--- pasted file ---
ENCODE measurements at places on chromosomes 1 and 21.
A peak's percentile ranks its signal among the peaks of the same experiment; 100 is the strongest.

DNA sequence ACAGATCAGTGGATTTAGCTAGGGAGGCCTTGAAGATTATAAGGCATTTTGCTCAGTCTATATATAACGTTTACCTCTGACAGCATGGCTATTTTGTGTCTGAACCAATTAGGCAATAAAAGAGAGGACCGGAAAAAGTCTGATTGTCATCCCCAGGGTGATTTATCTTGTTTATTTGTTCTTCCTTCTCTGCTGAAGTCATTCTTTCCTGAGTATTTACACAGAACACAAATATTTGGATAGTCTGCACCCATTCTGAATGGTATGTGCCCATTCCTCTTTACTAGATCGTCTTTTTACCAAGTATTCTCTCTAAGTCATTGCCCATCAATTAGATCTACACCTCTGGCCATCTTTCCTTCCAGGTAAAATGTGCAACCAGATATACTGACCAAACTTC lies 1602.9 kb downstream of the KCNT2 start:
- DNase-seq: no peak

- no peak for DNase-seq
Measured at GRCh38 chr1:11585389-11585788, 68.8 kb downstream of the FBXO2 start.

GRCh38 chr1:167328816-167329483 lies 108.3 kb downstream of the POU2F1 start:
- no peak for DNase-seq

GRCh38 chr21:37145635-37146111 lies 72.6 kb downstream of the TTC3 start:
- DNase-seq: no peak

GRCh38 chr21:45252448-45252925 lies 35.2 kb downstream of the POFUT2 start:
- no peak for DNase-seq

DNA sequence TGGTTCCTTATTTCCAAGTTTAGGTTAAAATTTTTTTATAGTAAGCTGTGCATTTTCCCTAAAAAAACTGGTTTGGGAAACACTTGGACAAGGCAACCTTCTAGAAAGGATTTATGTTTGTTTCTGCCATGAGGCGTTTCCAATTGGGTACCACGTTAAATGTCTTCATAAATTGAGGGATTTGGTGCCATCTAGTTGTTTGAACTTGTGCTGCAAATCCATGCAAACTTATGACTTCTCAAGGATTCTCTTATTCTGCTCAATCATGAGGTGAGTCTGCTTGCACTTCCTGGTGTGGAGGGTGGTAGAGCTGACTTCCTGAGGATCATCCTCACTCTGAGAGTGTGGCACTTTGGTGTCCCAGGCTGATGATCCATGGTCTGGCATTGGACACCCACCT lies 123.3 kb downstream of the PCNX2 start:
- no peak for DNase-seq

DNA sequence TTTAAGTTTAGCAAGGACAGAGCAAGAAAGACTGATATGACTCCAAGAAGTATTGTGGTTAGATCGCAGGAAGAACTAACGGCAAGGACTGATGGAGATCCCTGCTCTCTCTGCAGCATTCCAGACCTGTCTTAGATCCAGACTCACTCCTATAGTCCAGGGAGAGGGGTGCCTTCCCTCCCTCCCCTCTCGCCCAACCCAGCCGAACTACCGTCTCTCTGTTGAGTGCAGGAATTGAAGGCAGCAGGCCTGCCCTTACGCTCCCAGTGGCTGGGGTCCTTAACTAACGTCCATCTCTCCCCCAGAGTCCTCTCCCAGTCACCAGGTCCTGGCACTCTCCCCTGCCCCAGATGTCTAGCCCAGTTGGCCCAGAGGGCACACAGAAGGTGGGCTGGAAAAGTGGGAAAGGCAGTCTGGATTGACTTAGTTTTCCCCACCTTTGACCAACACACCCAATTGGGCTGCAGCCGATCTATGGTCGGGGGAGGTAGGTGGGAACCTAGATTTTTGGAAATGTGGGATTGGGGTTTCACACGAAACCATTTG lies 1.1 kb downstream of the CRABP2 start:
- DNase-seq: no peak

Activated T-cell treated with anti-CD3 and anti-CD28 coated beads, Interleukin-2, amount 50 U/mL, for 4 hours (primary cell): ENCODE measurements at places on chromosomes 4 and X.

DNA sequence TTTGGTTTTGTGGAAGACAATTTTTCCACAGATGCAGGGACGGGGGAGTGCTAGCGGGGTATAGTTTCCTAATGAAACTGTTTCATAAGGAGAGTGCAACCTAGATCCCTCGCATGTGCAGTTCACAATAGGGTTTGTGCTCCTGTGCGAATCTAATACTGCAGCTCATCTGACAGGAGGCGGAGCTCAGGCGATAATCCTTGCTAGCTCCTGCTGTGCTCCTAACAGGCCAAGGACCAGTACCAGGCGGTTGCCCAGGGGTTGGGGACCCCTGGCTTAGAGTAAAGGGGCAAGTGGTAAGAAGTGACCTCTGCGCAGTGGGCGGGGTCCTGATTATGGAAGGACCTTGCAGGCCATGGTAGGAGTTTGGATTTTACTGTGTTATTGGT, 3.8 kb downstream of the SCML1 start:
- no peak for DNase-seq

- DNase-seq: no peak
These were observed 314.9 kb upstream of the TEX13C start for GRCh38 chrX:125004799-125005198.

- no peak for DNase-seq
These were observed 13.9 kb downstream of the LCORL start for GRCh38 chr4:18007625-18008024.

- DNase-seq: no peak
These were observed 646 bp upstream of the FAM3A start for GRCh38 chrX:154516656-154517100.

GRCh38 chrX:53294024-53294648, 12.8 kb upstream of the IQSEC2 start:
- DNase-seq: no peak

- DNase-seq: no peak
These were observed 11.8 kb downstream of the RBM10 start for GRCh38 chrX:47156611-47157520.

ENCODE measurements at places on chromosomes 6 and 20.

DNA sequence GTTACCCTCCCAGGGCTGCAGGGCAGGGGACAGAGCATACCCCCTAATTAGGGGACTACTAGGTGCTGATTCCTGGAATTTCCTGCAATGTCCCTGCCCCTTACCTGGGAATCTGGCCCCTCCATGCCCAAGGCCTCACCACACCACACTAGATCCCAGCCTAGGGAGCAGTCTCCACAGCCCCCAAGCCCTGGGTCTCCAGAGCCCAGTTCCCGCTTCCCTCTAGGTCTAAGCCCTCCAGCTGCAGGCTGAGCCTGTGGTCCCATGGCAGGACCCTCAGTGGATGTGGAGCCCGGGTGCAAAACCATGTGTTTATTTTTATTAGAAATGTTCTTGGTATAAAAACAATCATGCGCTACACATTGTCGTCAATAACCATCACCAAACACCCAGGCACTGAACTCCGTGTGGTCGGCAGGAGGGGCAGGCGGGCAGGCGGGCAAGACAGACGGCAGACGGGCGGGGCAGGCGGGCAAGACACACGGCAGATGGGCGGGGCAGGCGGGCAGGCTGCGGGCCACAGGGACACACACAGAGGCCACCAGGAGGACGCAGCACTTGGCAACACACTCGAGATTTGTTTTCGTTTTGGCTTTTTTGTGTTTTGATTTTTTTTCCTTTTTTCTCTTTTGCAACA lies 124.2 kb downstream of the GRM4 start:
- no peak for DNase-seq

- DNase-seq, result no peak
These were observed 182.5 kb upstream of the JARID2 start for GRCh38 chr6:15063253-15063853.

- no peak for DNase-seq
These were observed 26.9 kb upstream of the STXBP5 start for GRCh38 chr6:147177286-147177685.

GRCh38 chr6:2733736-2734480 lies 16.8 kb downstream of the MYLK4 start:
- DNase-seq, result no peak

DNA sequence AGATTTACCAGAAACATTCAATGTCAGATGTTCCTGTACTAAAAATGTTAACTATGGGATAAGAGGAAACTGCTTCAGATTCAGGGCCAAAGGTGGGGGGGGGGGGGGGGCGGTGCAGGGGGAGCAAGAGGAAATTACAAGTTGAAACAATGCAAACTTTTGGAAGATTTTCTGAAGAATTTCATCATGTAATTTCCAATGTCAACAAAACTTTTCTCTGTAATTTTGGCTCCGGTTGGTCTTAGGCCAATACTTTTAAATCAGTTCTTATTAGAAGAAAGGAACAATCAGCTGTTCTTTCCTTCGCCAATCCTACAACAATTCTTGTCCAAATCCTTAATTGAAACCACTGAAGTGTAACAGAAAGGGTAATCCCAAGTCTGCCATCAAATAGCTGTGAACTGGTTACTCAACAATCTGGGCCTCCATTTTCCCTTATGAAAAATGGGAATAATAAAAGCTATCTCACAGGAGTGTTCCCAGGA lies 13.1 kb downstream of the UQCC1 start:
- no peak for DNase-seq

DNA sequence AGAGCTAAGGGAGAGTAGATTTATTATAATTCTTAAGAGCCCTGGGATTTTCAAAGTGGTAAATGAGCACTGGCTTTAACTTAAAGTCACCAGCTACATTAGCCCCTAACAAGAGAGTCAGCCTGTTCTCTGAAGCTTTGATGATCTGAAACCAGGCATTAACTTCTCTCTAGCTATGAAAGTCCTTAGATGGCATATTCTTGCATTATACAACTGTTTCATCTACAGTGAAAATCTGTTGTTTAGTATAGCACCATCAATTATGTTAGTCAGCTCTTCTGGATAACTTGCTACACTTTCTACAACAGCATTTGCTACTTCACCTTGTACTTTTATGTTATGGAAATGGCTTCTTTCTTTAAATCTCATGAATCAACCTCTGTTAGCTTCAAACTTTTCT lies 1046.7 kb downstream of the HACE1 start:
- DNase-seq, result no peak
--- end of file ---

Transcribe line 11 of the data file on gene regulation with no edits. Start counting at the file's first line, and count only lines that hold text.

GRCh38 chr21:45252448-45252925 lies 35.2 kb downstream of the POFUT2 start: